Former French PM Juppé's controversial appointment to Constitutional Council

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The appointment this week of former conservative prime minister Alain Juppé to France’s highest constitutional authority, the Constitutional Council, has been met with surprise and controversy. The nomination of Juppé, who was convicted in 2004 over his role in a fraud scam at Paris City Hall, and who is the political mentor of French Prime Minister Édouard Philippe, is joined by that of a former minister of Philippe’s government, and also of a conservative senator. As Mediapart political correspondent Ellen Salvi reports, the appointments to the Council, which is supposedly an independent body with ultimate power of decision over the validity of legislation but also that of elections, notably campaign funding, are likely to widen President Emmanuel Macron’s political base, and call into question his vision of the institution.

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Former French prime minister and veteran conservative politician Alain Juppé, who was convicted in 2004 for his part in a scam at Paris City Hall, was among three new members appointed this week to replace outgoing members of France’s highest constitutional authority, the Conseil consitutionel.

Alain Juppé. © Reuters Alain Juppé. © Reuters
The controversial appointments to the Constitutional Council of Juppé, 73, along with a former minister of President Emmanuel Macron’s government, Jacques Mézard, 71, and a conservative senator, François Pillet, 68, was separately decided, in line with protocol, by the French presidency and the presidents of both houses of parliament. In the case of Juppé, his nomination was proposed by Richard Ferrand, president (speaker) of the National Assembly, the lower house, and a leading member of President Emmanuel Macron’s ruling LREM party.

The Council, whose nine members are deferentially known as les sages – the wise – rules upon the constitutionality of legislation passed by parliament (before being enshrined into law by the president), and notably oversees the proper conduct of referendums and elections, including the examination of campaign funding accounts.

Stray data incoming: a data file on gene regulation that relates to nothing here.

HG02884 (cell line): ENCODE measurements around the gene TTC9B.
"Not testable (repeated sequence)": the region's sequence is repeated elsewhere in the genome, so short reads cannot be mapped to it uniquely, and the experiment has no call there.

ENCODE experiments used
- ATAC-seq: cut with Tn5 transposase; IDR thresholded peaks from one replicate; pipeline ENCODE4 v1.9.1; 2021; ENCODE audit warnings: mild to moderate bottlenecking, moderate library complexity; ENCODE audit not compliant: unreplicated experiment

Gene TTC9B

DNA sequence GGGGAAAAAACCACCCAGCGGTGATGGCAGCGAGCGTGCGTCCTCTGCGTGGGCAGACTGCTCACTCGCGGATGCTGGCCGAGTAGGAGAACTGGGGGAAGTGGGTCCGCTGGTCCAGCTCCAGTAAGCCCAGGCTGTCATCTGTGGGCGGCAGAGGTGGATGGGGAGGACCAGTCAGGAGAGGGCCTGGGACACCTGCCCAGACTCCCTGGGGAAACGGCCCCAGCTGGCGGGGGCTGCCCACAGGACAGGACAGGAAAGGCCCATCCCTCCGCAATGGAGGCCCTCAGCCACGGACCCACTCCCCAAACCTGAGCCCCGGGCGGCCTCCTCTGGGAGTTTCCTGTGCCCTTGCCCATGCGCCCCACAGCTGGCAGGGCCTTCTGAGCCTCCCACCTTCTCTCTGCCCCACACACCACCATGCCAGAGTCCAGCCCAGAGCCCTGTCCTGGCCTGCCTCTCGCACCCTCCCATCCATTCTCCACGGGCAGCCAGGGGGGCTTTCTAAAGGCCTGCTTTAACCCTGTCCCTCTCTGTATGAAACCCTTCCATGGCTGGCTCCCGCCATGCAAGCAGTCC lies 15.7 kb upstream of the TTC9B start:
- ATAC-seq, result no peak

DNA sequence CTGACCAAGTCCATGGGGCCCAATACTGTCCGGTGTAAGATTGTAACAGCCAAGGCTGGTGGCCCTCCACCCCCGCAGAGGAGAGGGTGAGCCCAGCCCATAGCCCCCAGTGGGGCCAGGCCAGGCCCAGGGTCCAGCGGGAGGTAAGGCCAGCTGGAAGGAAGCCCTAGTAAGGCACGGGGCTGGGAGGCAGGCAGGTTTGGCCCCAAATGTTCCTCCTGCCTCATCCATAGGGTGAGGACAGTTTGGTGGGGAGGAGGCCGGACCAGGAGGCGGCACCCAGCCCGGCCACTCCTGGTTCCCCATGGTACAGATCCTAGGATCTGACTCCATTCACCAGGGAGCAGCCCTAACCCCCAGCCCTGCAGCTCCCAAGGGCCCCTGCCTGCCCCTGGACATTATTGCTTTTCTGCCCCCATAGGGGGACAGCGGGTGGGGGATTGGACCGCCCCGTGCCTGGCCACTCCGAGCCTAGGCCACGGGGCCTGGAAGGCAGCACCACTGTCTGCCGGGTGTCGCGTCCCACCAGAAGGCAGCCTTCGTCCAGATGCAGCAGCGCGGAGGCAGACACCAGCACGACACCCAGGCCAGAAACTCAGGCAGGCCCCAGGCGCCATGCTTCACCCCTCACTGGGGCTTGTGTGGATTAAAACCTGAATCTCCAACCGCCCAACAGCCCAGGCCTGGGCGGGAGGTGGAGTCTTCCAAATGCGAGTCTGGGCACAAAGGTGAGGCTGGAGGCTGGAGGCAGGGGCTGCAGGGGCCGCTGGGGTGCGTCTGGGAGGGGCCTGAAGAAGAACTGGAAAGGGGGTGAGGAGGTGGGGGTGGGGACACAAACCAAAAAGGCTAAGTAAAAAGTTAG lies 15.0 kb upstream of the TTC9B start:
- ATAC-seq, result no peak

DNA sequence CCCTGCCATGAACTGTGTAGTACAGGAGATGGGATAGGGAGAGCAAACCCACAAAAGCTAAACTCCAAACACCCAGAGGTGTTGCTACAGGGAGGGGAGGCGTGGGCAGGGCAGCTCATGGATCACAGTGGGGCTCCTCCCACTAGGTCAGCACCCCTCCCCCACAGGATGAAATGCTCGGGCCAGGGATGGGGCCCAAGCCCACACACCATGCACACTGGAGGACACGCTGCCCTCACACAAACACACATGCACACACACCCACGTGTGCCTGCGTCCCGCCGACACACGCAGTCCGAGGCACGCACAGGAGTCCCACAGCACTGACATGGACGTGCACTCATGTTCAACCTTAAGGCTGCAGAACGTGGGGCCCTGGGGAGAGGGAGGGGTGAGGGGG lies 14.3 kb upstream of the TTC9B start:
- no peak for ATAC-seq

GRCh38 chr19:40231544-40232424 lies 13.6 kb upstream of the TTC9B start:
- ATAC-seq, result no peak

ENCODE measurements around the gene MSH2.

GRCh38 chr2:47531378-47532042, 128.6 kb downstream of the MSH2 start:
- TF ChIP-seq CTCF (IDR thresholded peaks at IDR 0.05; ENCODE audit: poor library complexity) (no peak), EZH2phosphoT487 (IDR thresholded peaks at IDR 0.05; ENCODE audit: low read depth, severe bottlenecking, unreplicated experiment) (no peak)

On the announcement of his appointment, Juppé, longstanding mayor of Bordeaux, gave an emotional, and even briefly tearful, speech on Thursday, signing off a political career which began in the mid-1970s and during which he served as a loyal lieutenant to Jacques Chirac, the former Gaullist conservative party leader and president between 1995-2007. Juppé served as Chirac’s first prime minister between 1995 and 1997.

It was during Chirac’s 18-year reign as mayor of Paris that Juppé became involved in a scam in which staff members of their conservative RPR party (later named the UMP, now called Les Républicains) were fraudulently placed on the City Hall payroll.

After a lengthy investigation, Juppé stood trial for his part in the fraud, and was handed an 18-month suspended jail term and banned from standing for public office ten years. The sentence was reduced on appeal to a 14-month jail term and a one-year ban from public office. Chirac was tried in 2011, when he was given a two-year suspended sentence.

After a brief interlude as a teacher in Montréal, Canada, at the city’s public administration school, Juppé, who in the 1980s gained the brainy nickname "Amstrad", returned to politics, re-elected as mayor of Bordeaux in 2006, later serving under the presidency of Nicolas Sarkozy as ecology minister, defence minister and finally foreign affairs minister.

Emmanuel Macron with Laurent Fabius, president of the Constitutional Council. © Reuters Emmanuel Macron with Laurent Fabius, president of the Constitutional Council. © Reuters

The announcement this week of Juppé’s appointment to the Constitutional Council came as a surprise after it was widely tipped that Didier Migaud, head of the national audit body, la Cour des comptes, would have been given the job alongside Mézard and Pillet. Migaud had the backing of the Council’s president Laurent Fabius, the former socialist prime minister. A source close to both institutions told Mediapart that the choice of Juppé was “a humiliation” for both Fabius and Migaud.

Officially, Mézard was nominated by President Macron, and Pillet by the Senate’s conservative president Gérard Larcher, but National Assembly president Richard Ferrand’s proposal of Juppé was clearly decided in agreement with Macron. Speaking earlier this week to French TV channel LCI, French Prime Minister Édouard Philippe, for whom Juppé was something of a political mentor when the two were both members of the Républicains party (Philippe jumped ship to join Macron in government), described the appointment as “good news” for France